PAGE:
Managing static and contamination on a labelling press
Posted: Monday 02nd March 2015
Stewart Gordon-Smith, Business Development Manager
The series of issues that static can cause when present on a production line are numerous, which is why today’s businesses operating in the labelling sectors need to be aware of its effects, especially its ability to attract considerable amounts of dirt and dust to the web’s surface. Not only will this result in a series of labels with poor print quality, it also means the labelling press will require frequent cleaning and subsequently slow production down.
It’s no good if a labelling company offers a fast service if they have to keep interrupting production flow to clean their machines because of the build-up of contamination attracted by static charges, or if at the inspection stage labels are rejected, which not only qualifies as wastage, but also expense. This matters even more if the end use for the label is perhaps medical or a clean environment.
End users are demanding more sophisticated standards in the goods they purchase than they may have done a number of years ago. For instance, filmic materials are being used more commonly now as they are pleasing on the eye, but at the same time they tend to generate higher static charges. Or take a digital label printing line as another example, where a massive static charge can be generated both during the printing process and as the film or paper is unwound from a roll. These charges are capable of attracting dust to the web from several feet away and once it has deposited on the material, it will negatively affect the final print quality.
Static and high-speed webs go hand in hand, and when you add in the range of substrates now available you have a potent cocktail for potential production problems. Today’s lines are capable of running at upwards of 1200 feet/min, packaging is getting more complex, and lightweight substrates such as PET, PVC and Mylar are especially vulnerable to the effects of this phenomenon.
Static arises when an external force causes an electrical charge to move from one material to another, leaving one positively charged and the other negatively charged. Speed and force of the friction, pressure and separation are all factors that contribute to the size of the charge, with increased force or faster processes leading to larger charges being generated. If one of the materials is conductive, it won’t hold the charge, but if the material is non-conductive the charge is unable to move across the surface, creating a static “pool” of electrical charges.
Uncontrolled static can cause products to misbehave – print can be out of register, tiny holes appear in extruded film, and static charges can cause blockages in the most modern machinery – but dust attraction is arguably the biggest issue in a sector concerned with quality control, as airborne particles are attracted to charged surfaces, leading to high reject rates and rework levels where the packaging calls for completely clean substrates.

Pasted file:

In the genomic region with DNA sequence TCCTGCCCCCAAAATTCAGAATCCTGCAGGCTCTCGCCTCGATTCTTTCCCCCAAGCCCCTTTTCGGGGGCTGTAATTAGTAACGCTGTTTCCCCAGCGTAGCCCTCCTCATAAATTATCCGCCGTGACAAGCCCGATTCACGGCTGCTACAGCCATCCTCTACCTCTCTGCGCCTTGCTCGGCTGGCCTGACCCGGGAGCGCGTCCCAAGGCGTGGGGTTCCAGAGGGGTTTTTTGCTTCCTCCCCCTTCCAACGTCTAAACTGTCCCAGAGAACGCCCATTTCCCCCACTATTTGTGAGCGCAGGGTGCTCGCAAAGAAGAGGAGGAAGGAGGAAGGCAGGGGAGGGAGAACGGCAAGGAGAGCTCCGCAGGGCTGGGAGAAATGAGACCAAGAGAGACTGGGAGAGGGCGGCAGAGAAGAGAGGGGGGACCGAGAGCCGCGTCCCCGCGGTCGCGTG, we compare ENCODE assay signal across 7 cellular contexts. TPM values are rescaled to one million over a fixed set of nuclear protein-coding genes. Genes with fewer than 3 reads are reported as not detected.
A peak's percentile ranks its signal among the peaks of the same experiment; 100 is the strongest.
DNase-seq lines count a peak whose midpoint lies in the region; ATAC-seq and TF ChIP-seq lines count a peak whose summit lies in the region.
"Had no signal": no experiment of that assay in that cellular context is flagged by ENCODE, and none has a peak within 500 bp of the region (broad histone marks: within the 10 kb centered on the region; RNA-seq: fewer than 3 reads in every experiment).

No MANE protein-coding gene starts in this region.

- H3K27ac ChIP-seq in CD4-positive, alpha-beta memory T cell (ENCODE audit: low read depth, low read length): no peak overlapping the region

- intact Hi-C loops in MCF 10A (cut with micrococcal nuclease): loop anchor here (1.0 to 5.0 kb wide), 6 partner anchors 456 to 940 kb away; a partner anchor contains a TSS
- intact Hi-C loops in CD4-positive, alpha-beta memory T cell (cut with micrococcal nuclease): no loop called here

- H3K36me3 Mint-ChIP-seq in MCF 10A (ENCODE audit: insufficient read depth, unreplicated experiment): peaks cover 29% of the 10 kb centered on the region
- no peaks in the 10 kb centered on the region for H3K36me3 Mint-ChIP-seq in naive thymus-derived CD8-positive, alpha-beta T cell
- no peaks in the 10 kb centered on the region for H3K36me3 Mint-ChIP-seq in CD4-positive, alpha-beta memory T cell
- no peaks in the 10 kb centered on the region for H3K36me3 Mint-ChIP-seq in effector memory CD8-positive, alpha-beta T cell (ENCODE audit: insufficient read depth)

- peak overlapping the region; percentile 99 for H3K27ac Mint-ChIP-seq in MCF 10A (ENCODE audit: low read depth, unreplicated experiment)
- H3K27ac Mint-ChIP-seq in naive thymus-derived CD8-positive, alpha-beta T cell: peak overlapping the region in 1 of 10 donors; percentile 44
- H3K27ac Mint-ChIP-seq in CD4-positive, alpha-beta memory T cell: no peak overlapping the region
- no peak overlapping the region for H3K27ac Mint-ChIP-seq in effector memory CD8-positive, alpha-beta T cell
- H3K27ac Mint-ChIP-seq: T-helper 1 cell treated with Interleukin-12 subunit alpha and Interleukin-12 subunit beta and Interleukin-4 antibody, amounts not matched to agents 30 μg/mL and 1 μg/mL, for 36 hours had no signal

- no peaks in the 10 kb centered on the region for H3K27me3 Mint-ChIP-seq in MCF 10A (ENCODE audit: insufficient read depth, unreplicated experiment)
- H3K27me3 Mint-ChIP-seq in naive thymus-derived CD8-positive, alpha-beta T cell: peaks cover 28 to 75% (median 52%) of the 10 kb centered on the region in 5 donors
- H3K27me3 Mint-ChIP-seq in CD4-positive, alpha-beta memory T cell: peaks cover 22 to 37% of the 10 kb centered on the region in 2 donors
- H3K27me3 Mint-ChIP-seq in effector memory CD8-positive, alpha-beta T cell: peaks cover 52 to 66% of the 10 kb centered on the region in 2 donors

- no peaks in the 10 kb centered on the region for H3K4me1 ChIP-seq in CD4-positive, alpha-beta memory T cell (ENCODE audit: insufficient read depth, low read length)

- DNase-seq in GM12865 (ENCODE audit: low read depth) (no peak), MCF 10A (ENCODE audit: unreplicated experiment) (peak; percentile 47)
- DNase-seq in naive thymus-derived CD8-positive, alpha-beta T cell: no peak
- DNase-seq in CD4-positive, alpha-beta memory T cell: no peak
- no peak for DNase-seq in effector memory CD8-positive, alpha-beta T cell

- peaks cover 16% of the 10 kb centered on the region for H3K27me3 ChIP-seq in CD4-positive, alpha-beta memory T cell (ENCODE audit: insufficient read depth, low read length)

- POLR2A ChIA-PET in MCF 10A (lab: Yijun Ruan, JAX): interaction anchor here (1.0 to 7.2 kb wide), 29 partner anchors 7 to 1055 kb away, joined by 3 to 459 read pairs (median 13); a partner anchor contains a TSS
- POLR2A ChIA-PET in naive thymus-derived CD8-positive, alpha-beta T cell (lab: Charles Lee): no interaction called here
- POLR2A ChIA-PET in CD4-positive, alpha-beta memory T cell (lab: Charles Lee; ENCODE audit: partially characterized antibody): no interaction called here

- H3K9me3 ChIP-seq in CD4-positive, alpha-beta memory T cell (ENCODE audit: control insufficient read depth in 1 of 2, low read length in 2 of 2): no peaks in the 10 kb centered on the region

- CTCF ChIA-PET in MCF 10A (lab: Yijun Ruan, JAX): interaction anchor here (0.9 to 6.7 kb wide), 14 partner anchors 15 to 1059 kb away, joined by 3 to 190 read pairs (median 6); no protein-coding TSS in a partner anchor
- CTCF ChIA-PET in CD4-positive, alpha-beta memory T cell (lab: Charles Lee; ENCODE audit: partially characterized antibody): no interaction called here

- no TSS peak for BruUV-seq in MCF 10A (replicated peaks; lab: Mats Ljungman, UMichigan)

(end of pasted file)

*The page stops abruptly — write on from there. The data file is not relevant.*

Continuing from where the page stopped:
In order to deal with such varying degrees of dust, a non-contact web-cleaner proves to be an ideal solution, as the system performance is not affected by the contamination level and no consumables are required, which helps reduce ongoing costs. Some of the latest non-contact web cleaning systems designed for the narrow web industry are capable of removing contamination to below 1 micron, as well as incorporating fluid dynamic principles to deliver higher levels of cleanliness for label printing applications.
However, while the web-cleaner provides a solution for contamination on the substrate, there is also the necessity to eliminate the presence of static on the web, which may re-attract dust to its surface. Active static control utilises ionisation technology, employing high voltage AC or “Pulsed” DC to produce ionised air to neutralise surface charges. The voltage is fed to an array of titanium emitter pins mounted on an ionising bar, creating a high-energy “ion cloud” of positive and negative ions. In its AC guise, as the AC cycle changes, positive or negative ions are produced in approximately equal quantities, and a statically-charged surface of either polarity passing close to the cloud is quickly neutralised.
Recently launched static control bars have marked a transition from AC systems to 24v integrated power supplies, providing more efficient ionisation. Long range ionising systems achieve great static control in general applications, whereas for short to medium range applications (with target distances varying between 2 to 20 inches), plug and play bars are better suited. Newer products tend to be more resilient to the build-up of contamination which occurs during their use and also allow for easier cleaning, while their improved shockless design makes them safer for operators to handle.
Being fully aware of the ever-growing importance of the labelling market, and with a long heritage in static and web-cleaning, Meech’s aim is to provide solutions that can benefit companies in this sector and advise them on some of the issues static and contamination can pose left untreated.
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